There are still a few straightforward cop shows out there. But none of them glorifies police violence or routinely treats criminals like disposable trash that needs to be taken out. Most modern cop shows and movies dwell at considerable length on corruption in the department. If an old-fashioned broadcast standards monitor from 50 years ago were thawed out of a deep freeze and given a few weeks to catch up on modern crime dramas, he could make a far more compelling case that the art form justifies crime than it justifies cowboy police work.

Jonathan Davino/CBS

Of course, Rosenberg isn’t offering serious analysis, or even a serious proposal; she’s just tossing a quick word salad to nourish the insane new “defund the police” talking point that came roaring out of the fringes a few days ago to become mainstream Democrat Party thought. In one amusingly bleak totalitarian passage, she demands the cancellation of the venerable show Cops, which is not a scripted drama that shows real police officers doing their jobs. She comes close to handing out a censorship pass for the cop comedy Brooklyn Nine-Nine because she likes the politics of the show’s creator and laughs at the jokes… but evidently it didn’t make her laugh hard enough, because she sadly concludes that it still has to go.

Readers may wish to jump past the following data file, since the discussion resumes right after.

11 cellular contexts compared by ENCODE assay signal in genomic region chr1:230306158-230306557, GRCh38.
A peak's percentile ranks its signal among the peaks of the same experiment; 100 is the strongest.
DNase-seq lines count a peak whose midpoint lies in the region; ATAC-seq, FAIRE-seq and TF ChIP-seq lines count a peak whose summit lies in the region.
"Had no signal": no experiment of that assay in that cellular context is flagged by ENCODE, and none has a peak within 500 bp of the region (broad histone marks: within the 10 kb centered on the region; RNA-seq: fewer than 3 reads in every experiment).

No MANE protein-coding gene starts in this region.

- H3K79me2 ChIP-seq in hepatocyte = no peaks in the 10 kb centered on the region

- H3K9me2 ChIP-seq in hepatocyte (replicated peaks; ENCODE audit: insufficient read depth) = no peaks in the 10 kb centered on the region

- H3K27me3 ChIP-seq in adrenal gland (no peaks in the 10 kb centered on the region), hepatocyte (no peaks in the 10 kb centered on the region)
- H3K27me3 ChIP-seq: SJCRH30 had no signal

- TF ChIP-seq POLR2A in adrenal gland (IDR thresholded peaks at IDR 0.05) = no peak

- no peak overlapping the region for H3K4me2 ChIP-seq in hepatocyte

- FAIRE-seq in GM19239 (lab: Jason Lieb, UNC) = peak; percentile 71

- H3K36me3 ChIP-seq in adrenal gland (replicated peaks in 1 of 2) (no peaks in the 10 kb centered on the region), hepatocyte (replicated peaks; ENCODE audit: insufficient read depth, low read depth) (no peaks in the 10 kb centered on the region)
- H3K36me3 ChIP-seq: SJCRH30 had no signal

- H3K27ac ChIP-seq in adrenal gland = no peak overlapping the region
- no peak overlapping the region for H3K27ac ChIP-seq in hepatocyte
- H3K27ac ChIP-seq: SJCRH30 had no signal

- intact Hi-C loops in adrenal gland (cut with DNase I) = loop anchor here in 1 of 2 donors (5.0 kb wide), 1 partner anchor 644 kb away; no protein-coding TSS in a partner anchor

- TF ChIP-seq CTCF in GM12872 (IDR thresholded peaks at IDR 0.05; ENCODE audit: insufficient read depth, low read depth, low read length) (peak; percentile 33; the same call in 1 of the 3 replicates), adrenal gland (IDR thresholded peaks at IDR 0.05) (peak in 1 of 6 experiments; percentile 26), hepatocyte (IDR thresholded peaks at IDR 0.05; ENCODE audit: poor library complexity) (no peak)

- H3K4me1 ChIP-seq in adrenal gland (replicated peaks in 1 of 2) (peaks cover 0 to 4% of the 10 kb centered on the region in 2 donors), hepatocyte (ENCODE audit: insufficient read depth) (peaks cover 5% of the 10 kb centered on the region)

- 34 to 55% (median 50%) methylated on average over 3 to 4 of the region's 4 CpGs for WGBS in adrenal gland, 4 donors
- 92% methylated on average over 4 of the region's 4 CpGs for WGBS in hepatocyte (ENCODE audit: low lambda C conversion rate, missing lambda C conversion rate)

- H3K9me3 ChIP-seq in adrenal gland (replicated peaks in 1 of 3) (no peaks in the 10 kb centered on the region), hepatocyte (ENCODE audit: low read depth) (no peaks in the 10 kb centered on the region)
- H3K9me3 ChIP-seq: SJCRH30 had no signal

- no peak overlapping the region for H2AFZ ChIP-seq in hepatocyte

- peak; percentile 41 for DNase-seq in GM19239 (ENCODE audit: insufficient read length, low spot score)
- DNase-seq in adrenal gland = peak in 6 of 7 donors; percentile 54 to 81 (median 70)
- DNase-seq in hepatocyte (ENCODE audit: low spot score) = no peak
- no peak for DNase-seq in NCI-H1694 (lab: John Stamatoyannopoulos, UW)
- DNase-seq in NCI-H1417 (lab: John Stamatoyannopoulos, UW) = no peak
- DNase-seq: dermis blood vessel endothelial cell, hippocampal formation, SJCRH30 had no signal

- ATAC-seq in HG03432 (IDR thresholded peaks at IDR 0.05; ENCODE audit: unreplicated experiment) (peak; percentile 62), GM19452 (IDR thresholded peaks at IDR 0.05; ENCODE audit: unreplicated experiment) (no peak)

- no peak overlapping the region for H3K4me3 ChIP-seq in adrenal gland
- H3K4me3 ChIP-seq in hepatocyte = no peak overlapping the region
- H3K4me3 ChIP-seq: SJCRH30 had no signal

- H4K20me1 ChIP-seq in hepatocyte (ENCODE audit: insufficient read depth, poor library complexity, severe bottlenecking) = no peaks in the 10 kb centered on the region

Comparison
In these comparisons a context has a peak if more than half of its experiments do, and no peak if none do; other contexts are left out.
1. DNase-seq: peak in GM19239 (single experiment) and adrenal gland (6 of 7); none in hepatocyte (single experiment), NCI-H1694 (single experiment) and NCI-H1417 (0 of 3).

Rosenberg gives away much of her game by praising shows like The Shield that make the police look bad, and acknowledging that while modern cop shows don’t feature a lot of Dirty Harry Callhans blowing away scumbags and giving them one-liner epitaphs, the big problem is that the genre makes the police look too efficient:

Say writers made a commitment not to exaggerate the performance of police. Audiences would have to be retrained to watch, for example, a version of “Special Victims Unit” where the characters cleared only 33.4 percent of rape cases, or to accept that in almost 40 percent of murders and manslaughters, no suspect is arrested. If storytelling focused on less-dramatic but more-common crimes such as burglary and motor-vehicle theft, the stakes would shrink — along with the case-clearance rate.

In addition to revealing the world as it is, art has the power to show us the world as it can be. But when reform doesn’t seem like a real possibility, even modest optimism risks souring into mockery.

Good heavens, we can’t have the public thinking some police departments might be good at their jobs! Then they might resist Democrat efforts to disband or defund them! Or is she hoping to browbeat Hollywood into cranking out movies and TV shows about bumbling flatfoots and racist cops murdering minorities to help the Democrats whip up some more riots? 

The correct answer to any totalitarian censor who demands silence or slavish adherence to their ideology is a simple “no,” but it’s worth pondering what they want to censor, and why. It’s very instructive to watch them list out the thoughts they want to erase, the dreams they think no one should have, and the specific tentpoles of civilization they are desperate to knock over. The Left put a full spread of very ugly cards on the table when it began demanding the abolition of the police.